Coronavirus: Singapore

S'pore, Vietnam looking at easing travel curbs for business, leisure

Plans will depend on Vietnam's vaccination programme

Singapore's Minister for Foreign Affairs Vivian Balakrishnan speaking during a meeting with Hanoi Party Committee Secretary Dinh Tien Dung on Tuesday.
Singapore's Minister for Foreign Affairs Vivian Balakrishnan speaking during a meeting with Hanoi Party Committee Secretary Dinh Tien Dung on Tuesday.PHOTO: MINISTRY OF FOREIGN AFFAIRS

Singapore and Vietnam are looking at gradually relaxing curbs on business travel and trips to selected tourist sites in the next few months, Foreign Minister Vivian Balakrishnan said yesterday. Such plans will depend on how fast Vietnam can vaccinate its population.

He was speaking at a doorstop via Zoom at the conclusion of a four-day visit to Vietnam's capital Hanoi, where he met newly appointed President Nguyen Xuan Phuc, Prime Minister Pham Minh Chinh and Deputy Prime Minister Pham Binh Minh.

Dr Balakrishnan said Singapore and Vietnam share a similar strategy for containing Covid-19 outbreaks, including intensive testing, quarantines and mass inoculation.

Vietnam also imposed strict measures such as shutting non-essential businesses and restricting gatherings even before it began to battle its worst virus outbreak, which started in late April from a church cluster in Ho Chi Minh City and factories in the country's north.

Only about 2 per cent of Vietnam's 98 million population is vaccinated.

"We have also discussed, in the next few months, hopefully by the end of the year, how we can gradually and safely liberalise, particularly... business travel, and perhaps... selected tourist sites," said Dr Balakrishnan.

"But the key thing first is Vietnam needs some time to step up its vaccination programme - so we will wait for them to be ready."

In the meantime, he said, both countries are engaged at the staff level to work on mutual recognition of vaccine certificates and testing results to build confidence towards reopening of borders.

In new rules announced yesterday, from next Monday, travellers from Vietnam will be subject to a 14-day quarantine in Singapore at dedicated facilities, with a mandatory antigen rapid test on the third, seventh and 11th days after arrival. Previously, they would have to undergo a 21-day stay-home notice.

Dr Balakrishnan also said that Vietnam has expressed interest in Singapore technology like breathalyser test kits.

On the Myanmar crisis, he said both governments reiterated calls for violence to cease and for dialogue to begin. "Vietnam and Singapore stand ready to do what we can without interfering."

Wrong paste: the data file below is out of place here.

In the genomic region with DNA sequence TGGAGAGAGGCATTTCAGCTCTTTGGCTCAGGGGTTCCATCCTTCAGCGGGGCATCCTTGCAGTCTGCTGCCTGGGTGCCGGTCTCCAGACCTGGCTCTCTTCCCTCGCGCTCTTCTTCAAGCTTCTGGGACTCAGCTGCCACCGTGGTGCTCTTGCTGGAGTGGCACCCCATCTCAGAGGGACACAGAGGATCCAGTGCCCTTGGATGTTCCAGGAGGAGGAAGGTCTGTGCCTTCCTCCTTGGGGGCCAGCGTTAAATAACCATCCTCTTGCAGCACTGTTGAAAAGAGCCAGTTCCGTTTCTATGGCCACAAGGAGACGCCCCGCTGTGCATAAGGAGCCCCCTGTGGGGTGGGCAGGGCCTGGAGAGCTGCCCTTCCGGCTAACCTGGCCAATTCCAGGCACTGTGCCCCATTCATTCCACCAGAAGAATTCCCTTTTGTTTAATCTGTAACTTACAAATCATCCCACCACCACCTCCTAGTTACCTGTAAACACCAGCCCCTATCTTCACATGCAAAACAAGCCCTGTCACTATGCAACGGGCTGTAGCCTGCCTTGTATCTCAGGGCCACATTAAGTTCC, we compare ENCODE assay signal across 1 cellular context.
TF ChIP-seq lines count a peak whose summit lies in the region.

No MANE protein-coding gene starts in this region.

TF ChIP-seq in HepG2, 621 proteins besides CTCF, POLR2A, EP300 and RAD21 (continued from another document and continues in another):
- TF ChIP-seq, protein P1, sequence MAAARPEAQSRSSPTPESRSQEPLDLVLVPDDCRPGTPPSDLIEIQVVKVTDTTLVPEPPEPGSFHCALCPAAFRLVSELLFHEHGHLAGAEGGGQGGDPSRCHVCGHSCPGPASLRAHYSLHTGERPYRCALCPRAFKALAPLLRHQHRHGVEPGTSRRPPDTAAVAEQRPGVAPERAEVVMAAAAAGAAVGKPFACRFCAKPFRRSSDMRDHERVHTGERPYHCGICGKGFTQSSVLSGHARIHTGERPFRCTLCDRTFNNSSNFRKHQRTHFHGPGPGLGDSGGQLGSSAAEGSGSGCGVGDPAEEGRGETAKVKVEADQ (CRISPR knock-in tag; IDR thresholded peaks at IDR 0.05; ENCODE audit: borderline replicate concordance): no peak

• 2,422,643 Total number of people vaccinated in Vietnam as at Sunday.

    13,862 Total number of cases in Vietnam as at yesterday.

    69 Total number of Covid-19-related deaths in Vietnam as at yesterday.

Asean leaders in April agreed on a five-point consensus at a special summit in Jakarta, calling for parties in Myanmar to stop violence and start dialogue with opponents in a process that will be facilitated by a special Asean envoy, aided by the Asean secretary-general.

The conflict, which started after the army seized power on Feb 1 and removed Ms Aung San Suu Kyi's elected government, has left at least 870 people dead, according to the Assistance Association for Political Prisoners activist group.

Dr Balakrishnan said Singapore and Vietnam share the position that Asean centrality and unity must be maintained and that "it is even more important for Asean rules to be accentuated (in view of) the regional developments, global developments, superpower rivalry".

In his speech at the Asia-Europe Meeting's High-Level Policy Dialogue on Tuesday, he emphasised the need to strengthen multilateralism and a rules-based system, and described cooperation between Asia and Europe as "indispensable" amid complex challenges like climate change and cyber security.

The Ministry of Foreign Affairs said in a statement yesterday that Dr Balakrishnan and Vietnam's Deputy Prime Minister expressed their commitment to strengthen economic and financial cooperation under the Singapore-Vietnam Strategic Partnership, which will mark its 10th anniversary in 2023.

Despite the pandemic, bilateral trade grew by 0.1 per cent last year. Singapore has a cumulative investment of more than US$56 billion (S$75 billion) in more than 2,600 projects, the statement noted.

This year also marks the 25th anniversary of the establishment of the first Vietnam-Singapore Industrial Park, which is said to have attracted US$14 billion in investments and created more than 270,000 jobs in Vietnam.

Dr Balakrishnan and Mr Pham Binh Minh also discussed regional developments, including deepening economic integration through the Comprehensive and Progressive Agreement for Trans-Pacific Partnership (CPTPP) and the Regional Comprehensive Economic Partnership (RCEP).

Singapore and Vietnam are among 11 countries that have ratified the CPTPP, a free trade alliance that came into force in 2018. The two countries are also signatories of the RCEP, another free trade agreement that was signed last year between all 10 Asean countries and their partners in the region - Australia, China, Japan, South Korea and New Zealand.

Dr Balakrishnan's trip is the first visit to Vietnam by a foreign minister since the country's leadership transition in April.

"Concluded a busy and fruitful visit to Hanoi - a 1,000-year-old city with lots of history and culture. Was honoured to be the first foreign minister to visit after the new Vietnamese leadership was elected," Dr Balakrishnan said in a Facebook post yesterday.

"I look forward to continue strengthening partnerships, and deepening the reservoir of trust and goodwill which we have in Vietnam."

A version of this article appeared in the print edition of The Straits Times on June 24, 2021, with the headline 'S'pore, Vietnam looking at easing travel curbs for business, leisure'. Subscribe